facilities; and dense housing increases overall supply relative to demand, resulting in lower prices for consumers. As writer Brent Toderian notes, “Not all dense housing is affordable, but all affordable housing is dense” (Kahlenberg 2017).
Even in jurisdictions where the affordability of housing is a less salient issue, we are generally seeing
strong populist anger directed at elites on whose behalf the deck is stacked. Few rules are more rigged than those in which government dictates that housing must take a certain configuration or size in order to exclude people of modest means. Of course, populism has taken a very dark turn at the presidential level, but in states, righteous anger about artificial walls that have been built by the government could generate progressive, multiracial coalitions for change.
Ending exclusionary zoning—which essentially discriminates based on income—affects people of all races. Curtailing these programs would be the classic tradition of anti-discrimination laws and at the same time would represent a dramatic effort to upend a longstanding and unjust system. Fifty years after passage of the Fair Housing Act, it is time to end state-sponsored economic segregation that is dividing the nation and severely impeding opportunity for millions of Americans.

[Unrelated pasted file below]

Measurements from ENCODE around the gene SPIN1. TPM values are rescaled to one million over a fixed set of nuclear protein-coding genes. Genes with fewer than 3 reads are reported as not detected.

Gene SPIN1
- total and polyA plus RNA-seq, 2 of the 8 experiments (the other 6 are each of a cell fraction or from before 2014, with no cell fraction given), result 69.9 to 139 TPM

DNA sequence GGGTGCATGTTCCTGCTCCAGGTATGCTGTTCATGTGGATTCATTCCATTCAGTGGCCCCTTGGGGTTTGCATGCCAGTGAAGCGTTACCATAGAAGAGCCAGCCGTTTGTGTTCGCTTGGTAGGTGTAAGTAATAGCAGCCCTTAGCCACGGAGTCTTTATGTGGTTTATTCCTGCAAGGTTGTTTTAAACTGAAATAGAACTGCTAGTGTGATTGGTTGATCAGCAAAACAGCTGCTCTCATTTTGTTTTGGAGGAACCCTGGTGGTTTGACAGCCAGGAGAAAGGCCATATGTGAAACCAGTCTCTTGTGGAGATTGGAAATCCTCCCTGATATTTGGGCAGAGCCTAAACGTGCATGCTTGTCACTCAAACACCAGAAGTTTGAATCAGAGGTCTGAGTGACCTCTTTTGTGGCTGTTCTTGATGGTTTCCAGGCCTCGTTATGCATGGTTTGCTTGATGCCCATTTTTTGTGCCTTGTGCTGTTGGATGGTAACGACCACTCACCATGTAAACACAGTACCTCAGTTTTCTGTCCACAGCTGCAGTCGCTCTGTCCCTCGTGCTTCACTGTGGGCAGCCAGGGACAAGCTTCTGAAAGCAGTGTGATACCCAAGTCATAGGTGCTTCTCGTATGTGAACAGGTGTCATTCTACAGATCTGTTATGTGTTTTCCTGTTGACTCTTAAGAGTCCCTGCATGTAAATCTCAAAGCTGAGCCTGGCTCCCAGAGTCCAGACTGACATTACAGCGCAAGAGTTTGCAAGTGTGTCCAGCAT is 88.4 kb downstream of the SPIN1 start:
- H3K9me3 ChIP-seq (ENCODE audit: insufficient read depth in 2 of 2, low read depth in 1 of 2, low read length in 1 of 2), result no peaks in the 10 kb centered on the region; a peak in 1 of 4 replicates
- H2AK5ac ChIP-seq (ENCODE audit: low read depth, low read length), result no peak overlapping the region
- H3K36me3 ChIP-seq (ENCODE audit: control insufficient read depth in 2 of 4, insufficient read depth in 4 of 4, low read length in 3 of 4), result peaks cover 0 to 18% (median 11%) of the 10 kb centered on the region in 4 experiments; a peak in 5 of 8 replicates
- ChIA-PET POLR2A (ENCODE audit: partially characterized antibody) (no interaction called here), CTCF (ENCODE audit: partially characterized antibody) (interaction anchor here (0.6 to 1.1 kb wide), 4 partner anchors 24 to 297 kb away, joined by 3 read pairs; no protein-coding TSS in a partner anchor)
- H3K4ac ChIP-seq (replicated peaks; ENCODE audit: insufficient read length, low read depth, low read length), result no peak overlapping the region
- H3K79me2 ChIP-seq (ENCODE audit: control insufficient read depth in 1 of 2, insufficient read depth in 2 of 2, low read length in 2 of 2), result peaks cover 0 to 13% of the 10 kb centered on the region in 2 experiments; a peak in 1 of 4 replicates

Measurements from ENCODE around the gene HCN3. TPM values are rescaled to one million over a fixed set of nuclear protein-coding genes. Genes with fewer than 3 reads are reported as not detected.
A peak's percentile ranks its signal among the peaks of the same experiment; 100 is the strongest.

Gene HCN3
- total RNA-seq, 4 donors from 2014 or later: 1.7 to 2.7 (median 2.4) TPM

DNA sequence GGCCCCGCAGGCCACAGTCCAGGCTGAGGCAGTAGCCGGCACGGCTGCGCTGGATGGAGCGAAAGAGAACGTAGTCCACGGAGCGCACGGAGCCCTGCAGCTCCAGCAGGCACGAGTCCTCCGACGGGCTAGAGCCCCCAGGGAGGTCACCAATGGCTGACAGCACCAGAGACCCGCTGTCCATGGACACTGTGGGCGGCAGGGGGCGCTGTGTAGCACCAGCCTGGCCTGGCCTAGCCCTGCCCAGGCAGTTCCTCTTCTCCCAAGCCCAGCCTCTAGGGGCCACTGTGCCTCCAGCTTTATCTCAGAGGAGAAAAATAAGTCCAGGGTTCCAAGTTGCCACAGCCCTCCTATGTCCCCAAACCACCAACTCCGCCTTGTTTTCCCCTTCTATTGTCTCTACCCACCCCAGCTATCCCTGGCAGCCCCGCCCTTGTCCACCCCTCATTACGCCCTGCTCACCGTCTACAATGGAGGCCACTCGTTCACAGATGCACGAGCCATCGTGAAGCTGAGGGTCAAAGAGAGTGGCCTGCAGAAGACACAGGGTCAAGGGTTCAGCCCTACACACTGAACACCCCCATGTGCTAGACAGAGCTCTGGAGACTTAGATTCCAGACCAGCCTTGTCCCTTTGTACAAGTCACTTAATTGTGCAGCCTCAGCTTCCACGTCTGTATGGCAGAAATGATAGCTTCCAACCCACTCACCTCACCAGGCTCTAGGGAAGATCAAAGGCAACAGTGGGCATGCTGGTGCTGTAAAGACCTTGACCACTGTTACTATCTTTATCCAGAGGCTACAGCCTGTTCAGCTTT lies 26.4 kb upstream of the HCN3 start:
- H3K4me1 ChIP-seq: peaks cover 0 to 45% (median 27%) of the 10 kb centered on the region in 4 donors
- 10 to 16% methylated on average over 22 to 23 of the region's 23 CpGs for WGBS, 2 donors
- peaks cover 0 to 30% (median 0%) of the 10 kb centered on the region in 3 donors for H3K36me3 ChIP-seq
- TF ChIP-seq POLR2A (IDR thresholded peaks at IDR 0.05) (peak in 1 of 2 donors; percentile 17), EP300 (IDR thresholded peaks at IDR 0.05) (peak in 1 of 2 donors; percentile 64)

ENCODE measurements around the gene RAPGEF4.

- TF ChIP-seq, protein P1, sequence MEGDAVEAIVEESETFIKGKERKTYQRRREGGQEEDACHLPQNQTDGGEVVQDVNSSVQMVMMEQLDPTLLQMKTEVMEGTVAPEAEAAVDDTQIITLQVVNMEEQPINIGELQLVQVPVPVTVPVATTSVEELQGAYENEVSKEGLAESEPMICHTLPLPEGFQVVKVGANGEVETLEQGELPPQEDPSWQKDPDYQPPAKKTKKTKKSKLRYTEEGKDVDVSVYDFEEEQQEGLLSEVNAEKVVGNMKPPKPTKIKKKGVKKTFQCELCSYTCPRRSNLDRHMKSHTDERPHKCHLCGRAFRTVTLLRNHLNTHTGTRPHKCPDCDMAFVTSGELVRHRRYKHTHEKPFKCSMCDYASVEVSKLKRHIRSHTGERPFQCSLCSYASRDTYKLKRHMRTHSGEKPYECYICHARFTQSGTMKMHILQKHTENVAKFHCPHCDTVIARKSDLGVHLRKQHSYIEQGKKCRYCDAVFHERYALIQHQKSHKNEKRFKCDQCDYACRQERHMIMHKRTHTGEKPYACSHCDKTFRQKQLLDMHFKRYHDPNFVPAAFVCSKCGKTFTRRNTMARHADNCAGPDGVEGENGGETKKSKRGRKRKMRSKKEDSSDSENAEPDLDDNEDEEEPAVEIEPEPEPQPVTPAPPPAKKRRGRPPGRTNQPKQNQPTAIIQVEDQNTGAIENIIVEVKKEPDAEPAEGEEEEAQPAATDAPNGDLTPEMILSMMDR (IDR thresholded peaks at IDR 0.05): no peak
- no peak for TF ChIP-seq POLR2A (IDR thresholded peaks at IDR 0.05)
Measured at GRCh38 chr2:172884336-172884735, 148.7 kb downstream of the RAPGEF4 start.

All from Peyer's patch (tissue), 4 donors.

Richard D. Kahlenberg (Kahlenberg@tcf.org) is a Senior Fellow at The Century Foundation. He is the author of All Together Now: Creating Middle-Class Schools through Public School Choice (Brookings 2001); and the editor of The Future of School Integration: Socioeconomic Diversity as an Education Reform Strategy (Century Foundation 2012). He is now working on a book on housing segregation. This essay is adapted from a 2017 Century Foundation report, “An Economic Fair Housing Act.”